Thailand 1,308.04 $2,109,814.88 8
Canada 235,338.84 $2,063,359.57 136
Singapore 369.76 $1,300,355.00 4
Korea, Republic of 10,684.15 $808,997.89 68
Ukraine 1,283.99 $511,081.06 2
Chinese Taipei 7,248.20 $224,394.09 15
Mexico 7,167.86 $183,609.22 46
Australia 2,546.85 $18,191.80 12
Indonesia 4,000.00 $18,000.00 4
Brazil 260.75 $4,855.76 3
Russiona Federation 5.22 $280.00 1
Totals 1,248,788.19 $551,761,631.01 1,018
Source: Kimberley Process Rough diamond Website 2/28/2018
Note: Data as of Q3 2017

U.S. re-exports by value are primarily to three KP Participants: the United Arab Emirates, ($195.0 million), the European Union ($174.1 million), and Israel ($120.2 million), which totaled $489.3 million or 88.68 percent of U.S. re-exports of rough diamonds in 2017. (See Table 2 below)

Table 2

2017 Top Three KP Participant Exports by Value US$)
Participants Value (US$) % of Total Value (US$
United Arab Emirates $195,016,035.52 35.34%
European Union $174,067,398.98 31.55%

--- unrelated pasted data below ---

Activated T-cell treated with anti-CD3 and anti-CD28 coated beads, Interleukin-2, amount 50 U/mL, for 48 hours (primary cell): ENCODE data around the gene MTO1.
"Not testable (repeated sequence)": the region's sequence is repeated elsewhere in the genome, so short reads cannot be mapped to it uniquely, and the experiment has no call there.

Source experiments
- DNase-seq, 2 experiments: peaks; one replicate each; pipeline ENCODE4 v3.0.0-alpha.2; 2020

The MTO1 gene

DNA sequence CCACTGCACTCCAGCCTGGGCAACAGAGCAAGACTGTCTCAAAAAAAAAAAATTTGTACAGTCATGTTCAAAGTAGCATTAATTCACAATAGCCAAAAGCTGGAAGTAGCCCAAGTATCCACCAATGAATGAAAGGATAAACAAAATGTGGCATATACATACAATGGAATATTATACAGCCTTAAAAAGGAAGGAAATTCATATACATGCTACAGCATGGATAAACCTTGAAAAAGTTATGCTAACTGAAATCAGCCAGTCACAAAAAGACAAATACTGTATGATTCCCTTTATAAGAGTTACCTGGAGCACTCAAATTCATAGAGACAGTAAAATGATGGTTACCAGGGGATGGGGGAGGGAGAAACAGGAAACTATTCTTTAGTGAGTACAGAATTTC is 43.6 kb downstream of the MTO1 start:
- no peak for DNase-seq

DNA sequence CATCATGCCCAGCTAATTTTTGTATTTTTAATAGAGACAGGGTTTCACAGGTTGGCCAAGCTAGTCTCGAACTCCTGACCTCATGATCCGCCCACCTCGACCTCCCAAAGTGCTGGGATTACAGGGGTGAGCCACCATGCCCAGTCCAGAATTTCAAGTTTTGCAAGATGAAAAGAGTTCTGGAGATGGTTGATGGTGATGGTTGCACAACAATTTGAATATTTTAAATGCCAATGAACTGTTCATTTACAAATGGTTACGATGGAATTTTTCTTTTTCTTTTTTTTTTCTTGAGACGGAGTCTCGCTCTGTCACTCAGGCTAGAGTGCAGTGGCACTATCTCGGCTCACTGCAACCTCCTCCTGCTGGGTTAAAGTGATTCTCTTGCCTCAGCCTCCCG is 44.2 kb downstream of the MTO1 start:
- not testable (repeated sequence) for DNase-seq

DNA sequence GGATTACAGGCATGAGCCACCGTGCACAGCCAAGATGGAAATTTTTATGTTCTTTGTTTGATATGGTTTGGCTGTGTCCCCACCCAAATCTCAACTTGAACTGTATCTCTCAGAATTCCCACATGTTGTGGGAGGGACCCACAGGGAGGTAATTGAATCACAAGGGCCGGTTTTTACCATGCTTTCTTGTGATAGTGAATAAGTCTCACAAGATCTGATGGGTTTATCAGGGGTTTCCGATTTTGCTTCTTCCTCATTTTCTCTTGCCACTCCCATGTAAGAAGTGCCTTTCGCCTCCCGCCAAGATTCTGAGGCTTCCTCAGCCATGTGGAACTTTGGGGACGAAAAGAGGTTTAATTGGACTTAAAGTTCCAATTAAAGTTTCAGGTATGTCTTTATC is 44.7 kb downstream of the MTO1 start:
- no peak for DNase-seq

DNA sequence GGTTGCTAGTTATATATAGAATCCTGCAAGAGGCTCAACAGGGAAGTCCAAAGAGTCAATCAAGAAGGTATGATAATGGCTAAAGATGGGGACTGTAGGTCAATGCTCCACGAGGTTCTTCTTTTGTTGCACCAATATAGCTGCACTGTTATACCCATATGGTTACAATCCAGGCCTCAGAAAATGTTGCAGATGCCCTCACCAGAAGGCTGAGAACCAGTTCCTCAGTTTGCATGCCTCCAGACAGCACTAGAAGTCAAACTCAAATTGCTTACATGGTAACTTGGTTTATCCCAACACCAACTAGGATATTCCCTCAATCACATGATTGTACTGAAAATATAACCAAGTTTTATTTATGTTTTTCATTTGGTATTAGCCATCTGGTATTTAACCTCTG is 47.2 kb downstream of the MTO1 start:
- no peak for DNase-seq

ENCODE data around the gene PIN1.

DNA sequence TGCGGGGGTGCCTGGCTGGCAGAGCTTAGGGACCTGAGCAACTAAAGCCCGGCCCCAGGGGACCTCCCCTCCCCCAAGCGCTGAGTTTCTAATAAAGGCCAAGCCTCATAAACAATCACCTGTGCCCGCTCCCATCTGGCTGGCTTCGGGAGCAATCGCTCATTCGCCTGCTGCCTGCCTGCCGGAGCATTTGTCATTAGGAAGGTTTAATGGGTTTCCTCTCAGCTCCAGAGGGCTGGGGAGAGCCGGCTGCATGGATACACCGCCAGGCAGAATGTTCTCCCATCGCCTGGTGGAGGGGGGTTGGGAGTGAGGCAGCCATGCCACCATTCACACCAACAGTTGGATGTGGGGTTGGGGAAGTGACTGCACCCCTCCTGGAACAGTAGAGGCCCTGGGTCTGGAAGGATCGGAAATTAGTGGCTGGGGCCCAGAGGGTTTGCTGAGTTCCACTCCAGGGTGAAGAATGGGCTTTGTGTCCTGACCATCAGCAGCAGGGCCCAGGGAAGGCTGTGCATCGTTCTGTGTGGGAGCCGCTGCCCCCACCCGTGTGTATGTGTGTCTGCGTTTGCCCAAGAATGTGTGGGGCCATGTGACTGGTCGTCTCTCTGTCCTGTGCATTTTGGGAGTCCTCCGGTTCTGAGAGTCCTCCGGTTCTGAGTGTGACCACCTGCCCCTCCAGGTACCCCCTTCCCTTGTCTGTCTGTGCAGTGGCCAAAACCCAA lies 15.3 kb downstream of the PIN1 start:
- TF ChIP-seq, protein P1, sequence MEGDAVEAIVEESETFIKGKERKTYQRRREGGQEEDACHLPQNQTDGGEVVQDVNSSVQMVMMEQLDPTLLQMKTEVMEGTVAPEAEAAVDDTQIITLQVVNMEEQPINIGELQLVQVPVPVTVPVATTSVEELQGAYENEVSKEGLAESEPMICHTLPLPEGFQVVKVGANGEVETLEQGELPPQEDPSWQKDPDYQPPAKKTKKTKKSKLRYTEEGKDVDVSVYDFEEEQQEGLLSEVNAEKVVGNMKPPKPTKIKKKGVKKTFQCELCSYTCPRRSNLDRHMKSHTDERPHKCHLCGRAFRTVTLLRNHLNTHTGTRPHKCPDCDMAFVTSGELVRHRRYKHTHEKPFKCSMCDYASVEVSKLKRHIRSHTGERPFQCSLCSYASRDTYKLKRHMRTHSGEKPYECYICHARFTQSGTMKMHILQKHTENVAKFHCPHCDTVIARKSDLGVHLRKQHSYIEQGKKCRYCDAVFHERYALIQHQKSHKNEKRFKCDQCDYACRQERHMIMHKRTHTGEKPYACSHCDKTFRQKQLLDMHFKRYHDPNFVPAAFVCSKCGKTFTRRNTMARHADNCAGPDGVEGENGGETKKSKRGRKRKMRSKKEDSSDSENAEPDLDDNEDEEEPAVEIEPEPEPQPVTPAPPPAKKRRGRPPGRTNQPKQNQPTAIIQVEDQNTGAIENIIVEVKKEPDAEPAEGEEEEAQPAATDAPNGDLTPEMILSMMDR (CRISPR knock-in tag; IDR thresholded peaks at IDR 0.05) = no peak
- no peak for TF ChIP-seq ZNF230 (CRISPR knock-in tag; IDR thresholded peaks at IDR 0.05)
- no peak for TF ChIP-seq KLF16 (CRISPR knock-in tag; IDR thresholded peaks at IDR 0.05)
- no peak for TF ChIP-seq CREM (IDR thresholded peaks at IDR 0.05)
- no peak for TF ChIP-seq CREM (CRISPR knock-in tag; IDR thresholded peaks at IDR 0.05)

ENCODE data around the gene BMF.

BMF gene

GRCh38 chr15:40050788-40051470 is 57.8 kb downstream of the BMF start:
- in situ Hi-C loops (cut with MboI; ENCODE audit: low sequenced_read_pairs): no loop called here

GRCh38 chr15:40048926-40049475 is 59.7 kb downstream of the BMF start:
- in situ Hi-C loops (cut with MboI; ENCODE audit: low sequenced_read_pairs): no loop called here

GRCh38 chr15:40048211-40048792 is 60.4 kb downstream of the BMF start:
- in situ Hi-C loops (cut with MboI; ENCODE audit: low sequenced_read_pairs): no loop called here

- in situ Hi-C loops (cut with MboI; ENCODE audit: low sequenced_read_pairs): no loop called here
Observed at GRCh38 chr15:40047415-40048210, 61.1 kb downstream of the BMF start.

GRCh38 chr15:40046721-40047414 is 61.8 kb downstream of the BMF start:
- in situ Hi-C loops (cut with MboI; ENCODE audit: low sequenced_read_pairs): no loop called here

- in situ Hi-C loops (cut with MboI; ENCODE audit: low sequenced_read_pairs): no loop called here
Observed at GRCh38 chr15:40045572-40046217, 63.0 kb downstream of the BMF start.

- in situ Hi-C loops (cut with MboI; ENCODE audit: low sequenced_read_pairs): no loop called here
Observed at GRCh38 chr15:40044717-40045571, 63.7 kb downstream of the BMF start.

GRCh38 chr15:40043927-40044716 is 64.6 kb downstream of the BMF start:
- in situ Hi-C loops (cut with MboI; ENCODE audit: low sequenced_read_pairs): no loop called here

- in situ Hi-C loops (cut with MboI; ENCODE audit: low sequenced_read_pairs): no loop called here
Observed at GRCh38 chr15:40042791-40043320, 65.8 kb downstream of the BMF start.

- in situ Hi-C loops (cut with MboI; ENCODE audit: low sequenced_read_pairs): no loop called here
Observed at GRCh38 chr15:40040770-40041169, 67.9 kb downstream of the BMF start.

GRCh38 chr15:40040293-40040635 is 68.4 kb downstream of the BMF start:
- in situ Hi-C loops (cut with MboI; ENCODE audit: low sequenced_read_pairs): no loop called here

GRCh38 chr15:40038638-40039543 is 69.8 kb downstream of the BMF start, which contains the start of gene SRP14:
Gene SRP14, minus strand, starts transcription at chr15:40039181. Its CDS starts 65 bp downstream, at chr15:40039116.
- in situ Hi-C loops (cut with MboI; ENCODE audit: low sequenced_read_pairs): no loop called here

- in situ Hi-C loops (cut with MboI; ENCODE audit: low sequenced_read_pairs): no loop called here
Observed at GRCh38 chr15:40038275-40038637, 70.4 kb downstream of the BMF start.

Israel $120,208,095.90 21.79%
Top three total value $489,291,530.40 88.68%
All Other Participants $62,470,100.61 11.32%
Total U.S. Exports 2017 $551,761,631.01 100.00%
Source: Kimberley Process Rough Diamond Website 2/28/2018
Note: Data as of Q3 2017

The top three Participant countries by export volume in carats (cts) were Israel (417,144.03 cts), the European Union (360,207.28 cts), and Canada (235,338.84 cts). They represent 81.09 percent of the total export by volume of rough diamond shipments in 2017. (See Table 3 below)

Table 3

2017 Top Three KP Participant Exports by Volume (Carats)
U.S. Trading Partner Sum Volume (Carats) % of Total Volume (Carats)
Israel 417,144.03 33.40%
European Union 360,207.28 28.84%
Canada 235,338.84 18.85%
Top three total value 1,012,690.15 81.09%
All Other Participants 236,098.04 18.91%
Total U.S. Exports 2017 1,248,788.19 100.00%
Source: Kimberley Process Rough Diamond Website 2/28/2018
Note: Data as of Q3 2017

Export rough diamond shipments are classified primarily under three schedule B codes. They are classified as 7102.10 (unsorted), 7102.21 (industrial) and 7102.31(non-industrial) diamonds. The table below reflects the commodity classification code breakout of U.S. re-exports of rough diamonds in 2017. (See Table 4 below)

Table 4

2017 U.S. Export Commodity Classification
HTS Code Volume (Carats) Value (US$) % Total exports Volume % Total Exports Value (US$)
7102.10 18,157.84 $780,649.48 1.45% 0.14%